Variable pulsed light is less painful than light-emitting diodes for topical photodynamic therapy of actinic keratosis: a prospective randomized controlled trial


  • Conflicts of interest
    None declared.

Rolf-Markus Szeimies.


Background  Photodynamic therapy (PDT) of actinic keratosis (AK) using methylaminolaevulinate (MAL) is an effective and safe treatment option, but the procedure is painful.

Objectives  To evaluate the efficacy and pain associated with variable pulsed light (VPL), a prospective, randomized, controlled split-face study was performed.

Methods  Topical MAL-PDT was conducted in 25 patients with AK (n = 238) who were suitable for two-sided comparison. After incubation with MAL, irradiation was performed with a light-emitting diode (LED) (50 mW cm−2; 37 J cm−2) vs. VPL (80 J cm−2, double pulsed at 40 J cm−2, pulse train of 15 impulses each with a duration of 5 ms, 610–950 nm filtered hand piece) followed by re-evaluation up to 3 months.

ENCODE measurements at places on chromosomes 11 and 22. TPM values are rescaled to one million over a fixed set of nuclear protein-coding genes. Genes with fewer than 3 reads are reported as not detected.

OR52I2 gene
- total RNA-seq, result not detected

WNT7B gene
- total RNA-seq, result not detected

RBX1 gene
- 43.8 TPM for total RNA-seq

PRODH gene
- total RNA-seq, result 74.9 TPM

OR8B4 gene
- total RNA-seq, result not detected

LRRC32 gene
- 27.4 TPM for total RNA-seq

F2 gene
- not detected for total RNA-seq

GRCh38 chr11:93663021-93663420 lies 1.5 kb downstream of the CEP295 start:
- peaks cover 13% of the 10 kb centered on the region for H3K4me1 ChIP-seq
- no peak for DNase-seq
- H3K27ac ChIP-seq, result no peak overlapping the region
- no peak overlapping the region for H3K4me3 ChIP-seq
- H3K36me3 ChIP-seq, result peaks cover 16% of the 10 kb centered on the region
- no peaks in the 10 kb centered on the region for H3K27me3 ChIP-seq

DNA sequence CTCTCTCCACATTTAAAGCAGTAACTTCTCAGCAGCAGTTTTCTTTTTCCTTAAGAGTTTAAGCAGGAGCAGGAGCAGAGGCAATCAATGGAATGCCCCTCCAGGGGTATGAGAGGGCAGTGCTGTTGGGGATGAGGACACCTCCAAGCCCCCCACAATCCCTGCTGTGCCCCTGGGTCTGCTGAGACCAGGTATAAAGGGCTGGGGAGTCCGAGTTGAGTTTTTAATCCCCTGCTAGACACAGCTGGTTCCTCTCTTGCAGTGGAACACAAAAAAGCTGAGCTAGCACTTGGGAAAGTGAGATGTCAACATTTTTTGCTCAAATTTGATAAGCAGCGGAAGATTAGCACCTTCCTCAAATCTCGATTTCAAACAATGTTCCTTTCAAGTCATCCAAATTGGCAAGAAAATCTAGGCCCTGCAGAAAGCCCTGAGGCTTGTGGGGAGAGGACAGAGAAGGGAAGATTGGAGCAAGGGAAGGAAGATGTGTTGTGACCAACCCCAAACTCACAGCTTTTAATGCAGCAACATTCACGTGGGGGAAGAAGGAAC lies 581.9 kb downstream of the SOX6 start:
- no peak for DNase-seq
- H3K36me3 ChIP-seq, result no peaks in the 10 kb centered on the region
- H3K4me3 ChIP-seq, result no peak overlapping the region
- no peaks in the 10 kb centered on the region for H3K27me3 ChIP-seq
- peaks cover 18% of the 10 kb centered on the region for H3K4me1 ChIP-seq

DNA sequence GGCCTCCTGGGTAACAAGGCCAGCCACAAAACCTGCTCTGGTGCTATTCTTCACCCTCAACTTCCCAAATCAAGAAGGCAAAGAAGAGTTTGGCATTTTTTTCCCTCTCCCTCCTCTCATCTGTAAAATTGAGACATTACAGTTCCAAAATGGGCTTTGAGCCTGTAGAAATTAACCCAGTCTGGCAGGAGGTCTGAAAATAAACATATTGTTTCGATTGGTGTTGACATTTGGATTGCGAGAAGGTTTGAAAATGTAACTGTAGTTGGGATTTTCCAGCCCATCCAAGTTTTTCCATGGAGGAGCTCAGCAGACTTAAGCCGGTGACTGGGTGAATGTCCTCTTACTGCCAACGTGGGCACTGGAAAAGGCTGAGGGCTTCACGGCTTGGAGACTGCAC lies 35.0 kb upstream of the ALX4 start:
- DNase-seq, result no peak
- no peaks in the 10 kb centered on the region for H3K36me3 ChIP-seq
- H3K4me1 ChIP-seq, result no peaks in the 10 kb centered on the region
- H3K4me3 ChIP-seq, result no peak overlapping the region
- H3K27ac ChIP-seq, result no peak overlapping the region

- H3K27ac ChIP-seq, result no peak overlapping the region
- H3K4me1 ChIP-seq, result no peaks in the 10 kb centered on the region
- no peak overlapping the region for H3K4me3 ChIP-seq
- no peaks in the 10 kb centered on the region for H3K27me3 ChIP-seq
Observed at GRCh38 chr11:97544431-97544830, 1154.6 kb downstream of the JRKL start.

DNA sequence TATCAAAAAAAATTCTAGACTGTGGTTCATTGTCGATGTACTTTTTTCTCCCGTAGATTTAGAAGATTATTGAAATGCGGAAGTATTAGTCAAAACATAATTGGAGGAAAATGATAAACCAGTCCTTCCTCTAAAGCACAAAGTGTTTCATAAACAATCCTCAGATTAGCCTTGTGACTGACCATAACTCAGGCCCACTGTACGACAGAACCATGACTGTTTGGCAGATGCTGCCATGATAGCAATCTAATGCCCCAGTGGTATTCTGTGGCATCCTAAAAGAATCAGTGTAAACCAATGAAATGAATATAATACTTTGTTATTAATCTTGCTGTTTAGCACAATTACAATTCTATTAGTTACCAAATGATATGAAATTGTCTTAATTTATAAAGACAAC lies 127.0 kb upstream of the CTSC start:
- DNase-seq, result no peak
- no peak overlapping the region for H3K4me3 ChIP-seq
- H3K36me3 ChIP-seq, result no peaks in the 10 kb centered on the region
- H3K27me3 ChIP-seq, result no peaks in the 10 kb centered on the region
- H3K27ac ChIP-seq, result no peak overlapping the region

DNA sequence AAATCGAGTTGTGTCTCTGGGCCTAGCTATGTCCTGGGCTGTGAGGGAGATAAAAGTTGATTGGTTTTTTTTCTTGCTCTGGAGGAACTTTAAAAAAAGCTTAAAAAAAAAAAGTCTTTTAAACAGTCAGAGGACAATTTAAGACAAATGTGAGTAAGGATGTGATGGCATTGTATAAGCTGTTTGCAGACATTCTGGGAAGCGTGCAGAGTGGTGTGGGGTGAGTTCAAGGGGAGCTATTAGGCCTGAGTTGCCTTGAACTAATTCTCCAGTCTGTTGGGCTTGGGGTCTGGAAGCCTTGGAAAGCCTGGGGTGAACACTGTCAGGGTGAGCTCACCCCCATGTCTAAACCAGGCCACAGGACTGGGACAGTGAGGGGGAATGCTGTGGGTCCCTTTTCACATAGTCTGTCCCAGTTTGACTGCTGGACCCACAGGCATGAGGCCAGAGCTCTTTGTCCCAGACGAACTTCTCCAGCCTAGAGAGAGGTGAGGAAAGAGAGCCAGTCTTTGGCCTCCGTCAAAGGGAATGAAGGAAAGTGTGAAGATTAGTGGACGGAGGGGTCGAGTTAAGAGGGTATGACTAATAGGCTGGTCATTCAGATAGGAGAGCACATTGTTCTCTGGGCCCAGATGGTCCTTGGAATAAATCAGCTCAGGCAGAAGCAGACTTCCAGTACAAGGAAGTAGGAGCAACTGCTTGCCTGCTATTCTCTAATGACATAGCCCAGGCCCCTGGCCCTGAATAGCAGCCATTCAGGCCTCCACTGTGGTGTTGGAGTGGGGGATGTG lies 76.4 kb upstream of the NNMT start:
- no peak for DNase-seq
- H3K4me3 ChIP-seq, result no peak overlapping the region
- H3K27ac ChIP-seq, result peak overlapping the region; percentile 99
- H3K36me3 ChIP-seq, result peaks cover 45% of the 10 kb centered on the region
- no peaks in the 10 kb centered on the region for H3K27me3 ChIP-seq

Results  The pain during and after therapy was significantly lower with VPL irradiation [t (d.f. = 24) = 4·42, P < 0·001]. The overall mean ± SD infiltration and keratosis score at 3 months after treatment was 0·86 ± 0·71 (LED system) vs. 1·05 ± 0·74 (VPL device) (no statistically significant difference; P = 0·292). Patient satisfaction following both treatment modalities did not significantly differ at the 3-month follow up (P = 0·425).

Conclusions  VPL used for MAL-PDT is an efficient alternative for the treatment of AK that results in complete remission and cosmesis equivalent to LED irradiation but causes significantly less pain.